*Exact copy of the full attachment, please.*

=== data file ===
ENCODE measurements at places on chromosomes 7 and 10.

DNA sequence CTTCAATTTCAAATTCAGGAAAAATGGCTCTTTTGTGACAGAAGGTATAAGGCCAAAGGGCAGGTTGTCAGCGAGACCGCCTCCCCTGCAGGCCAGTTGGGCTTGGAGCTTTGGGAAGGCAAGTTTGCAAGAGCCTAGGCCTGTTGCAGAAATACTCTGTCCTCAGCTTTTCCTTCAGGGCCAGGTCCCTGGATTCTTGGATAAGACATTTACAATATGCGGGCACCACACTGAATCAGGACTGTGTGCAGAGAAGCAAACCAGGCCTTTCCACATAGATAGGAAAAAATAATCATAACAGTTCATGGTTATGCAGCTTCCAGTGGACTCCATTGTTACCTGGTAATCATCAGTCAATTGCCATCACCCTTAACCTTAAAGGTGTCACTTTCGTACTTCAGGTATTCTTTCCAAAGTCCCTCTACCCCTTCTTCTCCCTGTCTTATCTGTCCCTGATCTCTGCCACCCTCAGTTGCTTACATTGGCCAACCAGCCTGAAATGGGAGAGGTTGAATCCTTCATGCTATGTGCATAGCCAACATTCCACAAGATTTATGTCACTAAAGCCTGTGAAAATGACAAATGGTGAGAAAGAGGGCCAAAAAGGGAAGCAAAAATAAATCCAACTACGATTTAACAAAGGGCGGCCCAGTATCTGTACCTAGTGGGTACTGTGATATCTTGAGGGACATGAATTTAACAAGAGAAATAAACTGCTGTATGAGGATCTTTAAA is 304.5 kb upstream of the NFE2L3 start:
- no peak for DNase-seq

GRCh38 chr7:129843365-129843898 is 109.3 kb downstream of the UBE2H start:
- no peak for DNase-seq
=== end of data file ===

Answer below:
ENCODE measurements at places on chromosomes 7 and 10.

DNA sequence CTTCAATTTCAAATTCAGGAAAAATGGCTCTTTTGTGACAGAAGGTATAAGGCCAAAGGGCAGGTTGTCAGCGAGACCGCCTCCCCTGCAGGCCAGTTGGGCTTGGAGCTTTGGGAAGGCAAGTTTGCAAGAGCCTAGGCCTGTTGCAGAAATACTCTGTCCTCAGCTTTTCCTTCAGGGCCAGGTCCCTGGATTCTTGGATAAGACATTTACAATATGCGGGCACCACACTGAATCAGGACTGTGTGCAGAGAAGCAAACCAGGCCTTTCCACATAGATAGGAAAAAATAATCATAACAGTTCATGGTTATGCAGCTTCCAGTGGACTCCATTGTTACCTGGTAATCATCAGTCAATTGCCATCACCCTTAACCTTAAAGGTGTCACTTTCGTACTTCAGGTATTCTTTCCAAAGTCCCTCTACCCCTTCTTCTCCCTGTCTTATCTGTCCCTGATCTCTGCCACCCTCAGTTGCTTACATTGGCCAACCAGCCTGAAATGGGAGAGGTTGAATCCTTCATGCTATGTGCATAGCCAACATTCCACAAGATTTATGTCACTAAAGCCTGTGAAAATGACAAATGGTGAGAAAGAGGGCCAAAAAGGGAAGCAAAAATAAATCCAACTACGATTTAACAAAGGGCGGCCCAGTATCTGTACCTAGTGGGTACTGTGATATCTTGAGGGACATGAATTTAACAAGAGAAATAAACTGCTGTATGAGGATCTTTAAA is 304.5 kb upstream of the NFE2L3 start:
- no peak for DNase-seq

GRCh38 chr7:129843365-129843898 is 109.3 kb downstream of the UBE2H start:
- no peak for DNase-seq